In light of the need for more space on campus, Elliman displayed a photograph of a construction crane and called it the “campus mascot.” Audience members laughed out loud.
Then, he addressed the matter of the university identity and announced plans for CU Anschutz to establish its own website URL, independent of CU Denver.
“I think identity is important, and we need our own: CU Anschutz,” he said. “We do not have a plan today that will get us there, but we will make one.”
Elliman concluded the address with praise and gratitude for the people at CU Anschutz.
“We are built on one simple ingredient: talent,” he said. “The quality of the faculty and staff are both the key to our success and the key to our future. You got us to where we are today. I hope you are as excited as I am, even given the challenges, of where we can be tomorrow.”
“Both campuses have important missions, but those missions are very different, and so is each campus’s business infrastructure,” he said. “At CU Anschutz, we need our own identity, and I promise that will happen.”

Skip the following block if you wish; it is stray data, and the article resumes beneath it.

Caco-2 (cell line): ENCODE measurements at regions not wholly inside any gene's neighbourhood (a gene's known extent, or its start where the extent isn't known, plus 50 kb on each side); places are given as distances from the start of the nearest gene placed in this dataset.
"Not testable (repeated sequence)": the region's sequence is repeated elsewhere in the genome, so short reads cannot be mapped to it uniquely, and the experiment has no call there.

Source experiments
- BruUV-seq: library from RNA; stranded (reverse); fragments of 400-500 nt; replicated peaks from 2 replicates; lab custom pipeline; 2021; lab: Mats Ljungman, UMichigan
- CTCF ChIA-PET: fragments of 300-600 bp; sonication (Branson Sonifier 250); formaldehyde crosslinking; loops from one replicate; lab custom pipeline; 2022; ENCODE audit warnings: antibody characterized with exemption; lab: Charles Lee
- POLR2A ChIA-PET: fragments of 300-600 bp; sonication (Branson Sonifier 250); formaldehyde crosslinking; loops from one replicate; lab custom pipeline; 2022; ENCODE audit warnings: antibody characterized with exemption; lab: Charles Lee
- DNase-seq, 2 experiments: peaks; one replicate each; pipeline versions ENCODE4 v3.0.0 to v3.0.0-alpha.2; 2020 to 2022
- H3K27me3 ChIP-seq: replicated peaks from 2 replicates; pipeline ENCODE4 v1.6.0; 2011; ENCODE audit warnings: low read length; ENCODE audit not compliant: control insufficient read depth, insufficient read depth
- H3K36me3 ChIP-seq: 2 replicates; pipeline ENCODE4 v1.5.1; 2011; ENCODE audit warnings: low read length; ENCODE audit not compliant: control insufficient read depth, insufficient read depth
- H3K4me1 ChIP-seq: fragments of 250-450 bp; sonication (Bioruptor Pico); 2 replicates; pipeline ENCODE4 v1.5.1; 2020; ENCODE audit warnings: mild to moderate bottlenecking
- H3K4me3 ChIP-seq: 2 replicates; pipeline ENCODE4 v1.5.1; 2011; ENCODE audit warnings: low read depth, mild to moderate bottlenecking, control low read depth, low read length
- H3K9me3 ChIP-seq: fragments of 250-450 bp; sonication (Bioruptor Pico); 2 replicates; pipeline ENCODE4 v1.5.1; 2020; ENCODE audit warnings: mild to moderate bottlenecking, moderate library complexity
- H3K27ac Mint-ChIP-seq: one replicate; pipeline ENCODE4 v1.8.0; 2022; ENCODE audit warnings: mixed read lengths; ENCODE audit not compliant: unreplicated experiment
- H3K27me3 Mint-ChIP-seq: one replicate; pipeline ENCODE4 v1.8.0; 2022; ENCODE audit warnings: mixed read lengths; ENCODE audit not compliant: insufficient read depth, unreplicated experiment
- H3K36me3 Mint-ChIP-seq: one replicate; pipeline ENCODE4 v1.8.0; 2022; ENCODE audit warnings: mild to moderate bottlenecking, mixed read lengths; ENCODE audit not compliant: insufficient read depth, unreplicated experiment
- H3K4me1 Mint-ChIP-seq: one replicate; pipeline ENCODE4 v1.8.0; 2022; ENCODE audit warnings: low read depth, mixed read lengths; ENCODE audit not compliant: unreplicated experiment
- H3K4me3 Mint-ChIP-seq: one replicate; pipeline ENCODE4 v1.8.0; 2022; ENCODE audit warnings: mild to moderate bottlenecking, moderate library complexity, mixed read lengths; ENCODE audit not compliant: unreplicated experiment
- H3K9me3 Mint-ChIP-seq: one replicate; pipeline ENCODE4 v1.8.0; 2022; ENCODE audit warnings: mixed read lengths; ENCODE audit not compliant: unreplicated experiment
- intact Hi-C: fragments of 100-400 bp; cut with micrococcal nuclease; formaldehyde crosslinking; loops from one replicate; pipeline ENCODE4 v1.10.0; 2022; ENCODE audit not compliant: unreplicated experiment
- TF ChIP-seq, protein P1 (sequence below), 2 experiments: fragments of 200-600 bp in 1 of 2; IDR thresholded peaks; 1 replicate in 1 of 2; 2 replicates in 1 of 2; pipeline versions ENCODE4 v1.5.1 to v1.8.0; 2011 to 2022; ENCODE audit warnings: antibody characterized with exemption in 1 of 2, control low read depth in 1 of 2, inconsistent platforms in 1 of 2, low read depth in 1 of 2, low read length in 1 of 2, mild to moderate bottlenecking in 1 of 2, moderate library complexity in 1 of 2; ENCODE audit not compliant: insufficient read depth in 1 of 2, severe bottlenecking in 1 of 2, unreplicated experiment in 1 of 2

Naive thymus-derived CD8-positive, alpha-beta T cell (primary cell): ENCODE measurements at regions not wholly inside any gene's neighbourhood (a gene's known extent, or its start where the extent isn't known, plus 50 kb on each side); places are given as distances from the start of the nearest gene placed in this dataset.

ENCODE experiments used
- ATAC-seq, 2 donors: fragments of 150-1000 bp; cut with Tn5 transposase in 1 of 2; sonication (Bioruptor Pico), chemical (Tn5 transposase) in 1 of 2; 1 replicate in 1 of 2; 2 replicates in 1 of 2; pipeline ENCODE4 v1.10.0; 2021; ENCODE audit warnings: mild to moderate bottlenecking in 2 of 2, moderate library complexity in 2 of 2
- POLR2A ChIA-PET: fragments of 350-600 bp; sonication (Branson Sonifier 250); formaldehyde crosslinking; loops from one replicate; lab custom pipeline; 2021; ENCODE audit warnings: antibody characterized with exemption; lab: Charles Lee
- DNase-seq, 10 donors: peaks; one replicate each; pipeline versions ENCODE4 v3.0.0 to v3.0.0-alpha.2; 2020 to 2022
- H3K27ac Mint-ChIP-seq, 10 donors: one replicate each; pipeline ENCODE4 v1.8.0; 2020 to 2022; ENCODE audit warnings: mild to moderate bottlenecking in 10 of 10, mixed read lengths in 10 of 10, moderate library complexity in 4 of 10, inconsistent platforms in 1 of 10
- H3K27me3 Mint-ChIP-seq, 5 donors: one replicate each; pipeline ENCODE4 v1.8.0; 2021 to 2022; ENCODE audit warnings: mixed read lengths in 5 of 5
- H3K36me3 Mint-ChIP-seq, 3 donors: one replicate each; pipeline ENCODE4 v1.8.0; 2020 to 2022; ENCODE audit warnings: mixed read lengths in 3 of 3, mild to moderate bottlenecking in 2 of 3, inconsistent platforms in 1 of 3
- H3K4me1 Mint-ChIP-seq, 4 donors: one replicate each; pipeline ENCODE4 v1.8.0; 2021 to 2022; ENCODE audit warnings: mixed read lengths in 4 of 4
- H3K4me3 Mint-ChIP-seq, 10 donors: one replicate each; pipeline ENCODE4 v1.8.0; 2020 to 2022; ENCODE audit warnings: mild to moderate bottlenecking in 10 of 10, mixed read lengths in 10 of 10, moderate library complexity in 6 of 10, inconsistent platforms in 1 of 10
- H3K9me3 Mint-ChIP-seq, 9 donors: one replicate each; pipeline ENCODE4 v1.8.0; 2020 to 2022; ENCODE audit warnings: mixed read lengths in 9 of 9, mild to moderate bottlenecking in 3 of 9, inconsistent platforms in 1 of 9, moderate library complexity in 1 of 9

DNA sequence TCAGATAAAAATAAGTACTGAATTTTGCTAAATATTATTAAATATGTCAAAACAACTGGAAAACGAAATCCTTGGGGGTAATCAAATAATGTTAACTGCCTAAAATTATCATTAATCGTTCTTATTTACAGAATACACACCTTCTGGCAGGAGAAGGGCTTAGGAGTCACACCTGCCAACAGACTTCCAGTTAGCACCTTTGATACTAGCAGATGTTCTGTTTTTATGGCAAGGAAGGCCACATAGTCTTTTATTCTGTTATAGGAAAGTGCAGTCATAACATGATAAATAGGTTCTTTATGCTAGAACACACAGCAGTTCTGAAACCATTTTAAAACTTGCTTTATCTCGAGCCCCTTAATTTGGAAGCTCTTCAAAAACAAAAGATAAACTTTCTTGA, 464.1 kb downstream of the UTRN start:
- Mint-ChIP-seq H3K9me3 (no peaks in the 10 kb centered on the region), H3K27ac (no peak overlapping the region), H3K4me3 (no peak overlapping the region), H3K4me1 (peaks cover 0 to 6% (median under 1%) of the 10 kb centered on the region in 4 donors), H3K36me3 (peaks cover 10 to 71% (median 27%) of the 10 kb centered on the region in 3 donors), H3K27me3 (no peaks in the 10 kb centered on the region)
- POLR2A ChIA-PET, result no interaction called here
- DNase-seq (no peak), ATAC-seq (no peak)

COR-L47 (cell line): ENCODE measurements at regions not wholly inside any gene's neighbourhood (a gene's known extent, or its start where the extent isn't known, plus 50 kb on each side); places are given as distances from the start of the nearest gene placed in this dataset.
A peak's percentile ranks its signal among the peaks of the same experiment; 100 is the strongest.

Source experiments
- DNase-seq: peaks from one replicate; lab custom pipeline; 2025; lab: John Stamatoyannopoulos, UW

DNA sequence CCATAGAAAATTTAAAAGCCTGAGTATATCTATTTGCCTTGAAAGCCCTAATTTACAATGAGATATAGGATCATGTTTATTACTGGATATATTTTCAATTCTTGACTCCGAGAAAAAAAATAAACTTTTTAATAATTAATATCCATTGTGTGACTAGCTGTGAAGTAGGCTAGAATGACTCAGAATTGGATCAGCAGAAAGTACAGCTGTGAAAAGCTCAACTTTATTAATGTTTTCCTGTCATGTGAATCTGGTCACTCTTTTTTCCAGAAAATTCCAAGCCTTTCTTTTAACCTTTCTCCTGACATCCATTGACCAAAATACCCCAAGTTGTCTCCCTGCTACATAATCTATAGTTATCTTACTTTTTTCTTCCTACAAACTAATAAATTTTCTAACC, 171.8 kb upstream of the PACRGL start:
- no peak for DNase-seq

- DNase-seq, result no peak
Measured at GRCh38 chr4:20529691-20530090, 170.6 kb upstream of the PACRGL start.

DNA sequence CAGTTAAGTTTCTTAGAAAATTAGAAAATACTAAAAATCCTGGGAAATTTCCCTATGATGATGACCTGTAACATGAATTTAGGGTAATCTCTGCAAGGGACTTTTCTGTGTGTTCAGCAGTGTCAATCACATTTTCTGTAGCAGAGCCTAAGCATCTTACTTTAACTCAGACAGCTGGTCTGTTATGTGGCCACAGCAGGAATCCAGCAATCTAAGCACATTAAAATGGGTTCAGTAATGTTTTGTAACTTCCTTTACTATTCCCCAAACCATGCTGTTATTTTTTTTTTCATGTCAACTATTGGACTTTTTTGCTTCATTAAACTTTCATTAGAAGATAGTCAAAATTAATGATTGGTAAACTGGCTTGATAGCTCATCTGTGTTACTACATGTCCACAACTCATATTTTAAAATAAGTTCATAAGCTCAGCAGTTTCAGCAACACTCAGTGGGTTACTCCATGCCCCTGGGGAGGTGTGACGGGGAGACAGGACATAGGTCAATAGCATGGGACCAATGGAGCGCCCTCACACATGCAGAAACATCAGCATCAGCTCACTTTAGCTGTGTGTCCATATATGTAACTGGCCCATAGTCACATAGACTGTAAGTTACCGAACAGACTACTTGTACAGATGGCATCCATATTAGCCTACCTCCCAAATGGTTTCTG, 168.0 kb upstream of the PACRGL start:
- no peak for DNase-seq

Another attendee raised a question about the growing need for vivarium space on campus. Elliman said a portion of the basement in the new building to be built next year has been earmarked for this purpose.
Continuing on the topic of campus space, the final questioner asked about plans for maintaining historic Building 500. The university has spent $8 million in the last two years on Building 500 renovations and has committed to renovating additional floors, as well, Elliman replied.
“It’s cheaper to build new than to renovate,” he said. “We know the need for more space exists, and we want to try to make better use of the space we have.”
Matt Vogl pays attention to swings. He’s a baseball fan, so he follows batters at the plate, especially his beloved St. Louis Cardinals. But his greater passion is seeing swings in behavioral health, especially those that move people toward happier, more productive lives.